It’s hard to believe, but freight truck operators logged a stunning 54 billion miles in the U.S. last year without carrying any inventory, according to industry data. The reason: they were trying to get to their next gig.
That’s alarming news, considering how bad trucking is for the environment. According to the U.S. Department of Transportation, trucking is the largest contributor to freight-related air pollution in the U.S., with heavy duty trucks contributing 22 percent to all transportation-sector greenhouse gas emissions. It may seem counterintuitive given advancements in engine efficiency, but the DOT thinks it owes to the growth of just-in-time shipments, which is increasing congestion and idling.
Transfix, a two-year-old, 26-person, New York-based transportation startup, convincingly argues that its mobile app and web platform are beginning to eat into the problem. Its tech matches customers needing interstate freight shipping with truck drivers needing to make deliveries, cutting out wasted travel.
The “fleet management system” also enables uses to track shipments, SMS drivers, receive alerts when a shipment will be delayed, and calculate drivers’ fuel taxes, among other things.
One of Transfix’s biggest competitors is C.H. Robinson, a publicly traded incumbent that’s focused on providing third-party logistics to the roughly 400,000 trucking companies in the US, 97 percent of which are family-owned operations with fewer than 20 trucks. The 110-year-old company is currently valued at $9.7 billion, but Transfix CEO Drew McElroy — an affable second-generation industry veteran who attended Georgetown before taking over his parents’ own small but successful brokerage business — fully expects that number to trend downward.
C.H. Robinson “basically has an army of college kids who see a job pop up on a screen, pick up the phone, and start calling these trucking companies from a stagnant database of numbers,” says McElroy. “From there,” he continues, “everything is done manually, from tracking a shipment to contacting drivers. It takes four hours to execute a shipment from soup-to-nuts, whereas in our world, we’ve automated so much of the process that it takes 15 minutes per shipment — and that number is dropping every day.”
Of course, Transfix isn’t alone is spying a giant industry in need of a serious tech makeover. The overall size of the U.S. trucking market is $700 billion. The total size of the freight brokerage market is $80 billion. As a result, we’re seeing more and more trucking-related startups receive funding, including CargoMatic and Trucker Path, which have so far raised $10.6 million and $21.5 million, respectively. (CargoMatic focuses on local shipping; Trucker Path is a more direct competitor to Transfix.)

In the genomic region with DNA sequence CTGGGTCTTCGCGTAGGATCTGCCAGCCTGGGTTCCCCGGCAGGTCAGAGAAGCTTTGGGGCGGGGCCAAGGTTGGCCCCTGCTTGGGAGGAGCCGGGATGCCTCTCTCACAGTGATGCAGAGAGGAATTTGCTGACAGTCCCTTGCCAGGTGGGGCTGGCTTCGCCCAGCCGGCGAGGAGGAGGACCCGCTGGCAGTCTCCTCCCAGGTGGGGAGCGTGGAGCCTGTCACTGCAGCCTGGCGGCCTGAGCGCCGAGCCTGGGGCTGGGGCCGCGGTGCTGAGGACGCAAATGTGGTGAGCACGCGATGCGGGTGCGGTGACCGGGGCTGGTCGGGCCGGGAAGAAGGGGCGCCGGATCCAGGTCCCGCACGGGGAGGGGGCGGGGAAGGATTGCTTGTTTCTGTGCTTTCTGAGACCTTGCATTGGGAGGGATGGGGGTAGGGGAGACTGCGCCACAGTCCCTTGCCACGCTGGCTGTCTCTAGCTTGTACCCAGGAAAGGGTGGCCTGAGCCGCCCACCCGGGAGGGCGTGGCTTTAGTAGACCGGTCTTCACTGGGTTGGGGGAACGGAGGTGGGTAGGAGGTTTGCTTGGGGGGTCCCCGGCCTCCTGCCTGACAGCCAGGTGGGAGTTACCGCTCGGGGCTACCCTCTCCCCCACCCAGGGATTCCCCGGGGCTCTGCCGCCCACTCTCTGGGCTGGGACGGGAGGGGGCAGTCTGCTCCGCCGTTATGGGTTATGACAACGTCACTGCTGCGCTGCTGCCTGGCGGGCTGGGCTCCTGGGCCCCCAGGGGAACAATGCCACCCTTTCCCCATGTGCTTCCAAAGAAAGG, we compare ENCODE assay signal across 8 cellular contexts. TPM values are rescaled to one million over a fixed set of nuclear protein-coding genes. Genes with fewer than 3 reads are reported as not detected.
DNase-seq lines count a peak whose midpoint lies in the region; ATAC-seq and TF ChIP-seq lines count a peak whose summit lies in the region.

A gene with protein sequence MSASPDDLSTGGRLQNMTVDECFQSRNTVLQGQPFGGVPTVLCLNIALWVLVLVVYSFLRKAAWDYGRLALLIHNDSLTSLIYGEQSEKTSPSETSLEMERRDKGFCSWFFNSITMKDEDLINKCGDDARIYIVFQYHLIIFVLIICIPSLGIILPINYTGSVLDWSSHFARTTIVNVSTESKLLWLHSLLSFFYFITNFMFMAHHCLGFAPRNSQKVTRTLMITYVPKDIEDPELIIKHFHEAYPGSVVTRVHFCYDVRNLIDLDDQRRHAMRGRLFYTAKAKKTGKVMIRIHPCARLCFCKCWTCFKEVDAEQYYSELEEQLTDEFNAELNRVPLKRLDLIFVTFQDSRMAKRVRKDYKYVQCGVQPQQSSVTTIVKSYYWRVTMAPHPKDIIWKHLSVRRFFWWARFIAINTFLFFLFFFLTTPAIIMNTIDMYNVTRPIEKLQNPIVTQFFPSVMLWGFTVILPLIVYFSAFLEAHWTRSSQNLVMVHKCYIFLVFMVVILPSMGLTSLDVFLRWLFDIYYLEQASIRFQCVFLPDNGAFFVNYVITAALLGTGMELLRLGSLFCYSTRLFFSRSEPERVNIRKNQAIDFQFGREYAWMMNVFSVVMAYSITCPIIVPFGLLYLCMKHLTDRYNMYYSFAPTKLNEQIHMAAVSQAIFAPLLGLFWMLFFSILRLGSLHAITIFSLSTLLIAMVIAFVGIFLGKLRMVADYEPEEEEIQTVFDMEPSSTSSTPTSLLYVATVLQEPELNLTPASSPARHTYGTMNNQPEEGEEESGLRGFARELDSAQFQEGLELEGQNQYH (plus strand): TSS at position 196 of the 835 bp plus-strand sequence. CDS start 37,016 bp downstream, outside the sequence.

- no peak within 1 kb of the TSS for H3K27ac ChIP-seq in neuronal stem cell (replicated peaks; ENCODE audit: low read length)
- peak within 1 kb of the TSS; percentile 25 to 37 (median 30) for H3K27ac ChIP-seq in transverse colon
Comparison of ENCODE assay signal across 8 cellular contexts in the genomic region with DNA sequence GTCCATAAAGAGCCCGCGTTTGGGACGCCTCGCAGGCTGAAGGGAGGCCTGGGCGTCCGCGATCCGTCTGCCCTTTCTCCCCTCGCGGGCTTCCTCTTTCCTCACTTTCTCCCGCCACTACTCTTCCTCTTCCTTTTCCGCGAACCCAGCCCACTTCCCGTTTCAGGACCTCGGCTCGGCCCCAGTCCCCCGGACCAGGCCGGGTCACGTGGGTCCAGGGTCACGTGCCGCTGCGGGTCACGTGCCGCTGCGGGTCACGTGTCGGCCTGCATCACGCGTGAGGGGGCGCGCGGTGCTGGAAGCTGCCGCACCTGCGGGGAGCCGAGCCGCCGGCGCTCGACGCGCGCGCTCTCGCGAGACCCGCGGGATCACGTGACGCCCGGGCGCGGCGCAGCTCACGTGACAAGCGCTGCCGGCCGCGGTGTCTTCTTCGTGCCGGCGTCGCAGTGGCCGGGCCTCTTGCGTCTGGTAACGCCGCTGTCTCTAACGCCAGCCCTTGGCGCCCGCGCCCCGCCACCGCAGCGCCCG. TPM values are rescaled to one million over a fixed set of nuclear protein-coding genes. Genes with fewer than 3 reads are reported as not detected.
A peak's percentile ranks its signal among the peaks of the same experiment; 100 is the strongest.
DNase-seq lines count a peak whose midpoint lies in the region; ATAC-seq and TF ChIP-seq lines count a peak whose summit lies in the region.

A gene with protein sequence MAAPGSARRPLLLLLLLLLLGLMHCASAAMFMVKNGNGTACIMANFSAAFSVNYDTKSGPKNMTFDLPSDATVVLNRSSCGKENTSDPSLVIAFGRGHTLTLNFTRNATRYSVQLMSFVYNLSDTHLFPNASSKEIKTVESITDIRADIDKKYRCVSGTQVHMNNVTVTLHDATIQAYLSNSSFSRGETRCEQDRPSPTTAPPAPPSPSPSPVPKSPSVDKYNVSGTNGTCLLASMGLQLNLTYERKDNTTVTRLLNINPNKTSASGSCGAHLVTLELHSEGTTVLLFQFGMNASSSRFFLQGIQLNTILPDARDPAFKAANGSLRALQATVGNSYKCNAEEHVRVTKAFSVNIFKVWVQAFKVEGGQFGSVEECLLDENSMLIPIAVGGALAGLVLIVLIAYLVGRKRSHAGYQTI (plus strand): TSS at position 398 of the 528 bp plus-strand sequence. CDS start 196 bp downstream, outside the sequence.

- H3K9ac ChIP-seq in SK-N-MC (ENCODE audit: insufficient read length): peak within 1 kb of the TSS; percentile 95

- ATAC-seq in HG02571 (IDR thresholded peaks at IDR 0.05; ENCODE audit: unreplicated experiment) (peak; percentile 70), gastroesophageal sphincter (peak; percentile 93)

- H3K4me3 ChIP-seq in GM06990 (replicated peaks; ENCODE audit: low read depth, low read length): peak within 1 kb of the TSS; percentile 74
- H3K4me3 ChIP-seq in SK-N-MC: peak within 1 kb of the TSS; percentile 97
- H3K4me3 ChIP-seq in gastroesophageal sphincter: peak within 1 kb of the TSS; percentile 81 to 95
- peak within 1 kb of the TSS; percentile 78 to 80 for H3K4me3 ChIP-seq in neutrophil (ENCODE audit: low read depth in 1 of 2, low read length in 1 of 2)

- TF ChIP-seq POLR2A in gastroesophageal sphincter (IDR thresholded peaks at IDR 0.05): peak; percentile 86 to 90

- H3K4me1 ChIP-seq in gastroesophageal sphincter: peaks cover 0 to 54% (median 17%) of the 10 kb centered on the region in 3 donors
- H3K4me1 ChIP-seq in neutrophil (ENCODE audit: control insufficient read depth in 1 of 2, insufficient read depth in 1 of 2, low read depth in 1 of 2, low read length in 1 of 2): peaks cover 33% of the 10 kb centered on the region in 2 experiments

Now Transfix has a new round of its own. This morning, it’s announcing $12 million in Series A funding led by Canvas Ventures, with participation from earlier investors Lerer Hippeau Ventures, Founder Collective, Corigin Ventures, and Bowery Capital. The round brings its total funding to $14 million, and it already has big plans for it.
Part of it will go toward increasing headcount; McElroy says Transfix should employ 75 people by this time next year.
Much of the capital will be invested in product improvements. On Transfix’s product roadmap, for example, are social networking tools, so if a driver wants to get a poker game started at a particular truck stop, he can alert nearby drivers — 6,000 of whom have now signed up for the platform.
Not last, Transfix, which expects to see one million dollars in revenue this month, will use part of that capital to get truckers paid within 24 hours of a completed shipment.
That’s no small enticement. According to McElroy, many drivers are still reliant on a process called “factoring,” where instead of waiting weeks or months to be paid by customers or brokers, drivers sell their invoices to shops called factors that pay them immediately — minus 3.5 percent to 5 percent what their owed for the convenience.
Says McElroy — who insists that Transfix takes a much smaller cut of transactions across the board: “It’s a mess. It’s even worse than I’m describing. It’s a very insidious business that, frankly, we’ll wind up destroying by accident if we do things correctly.”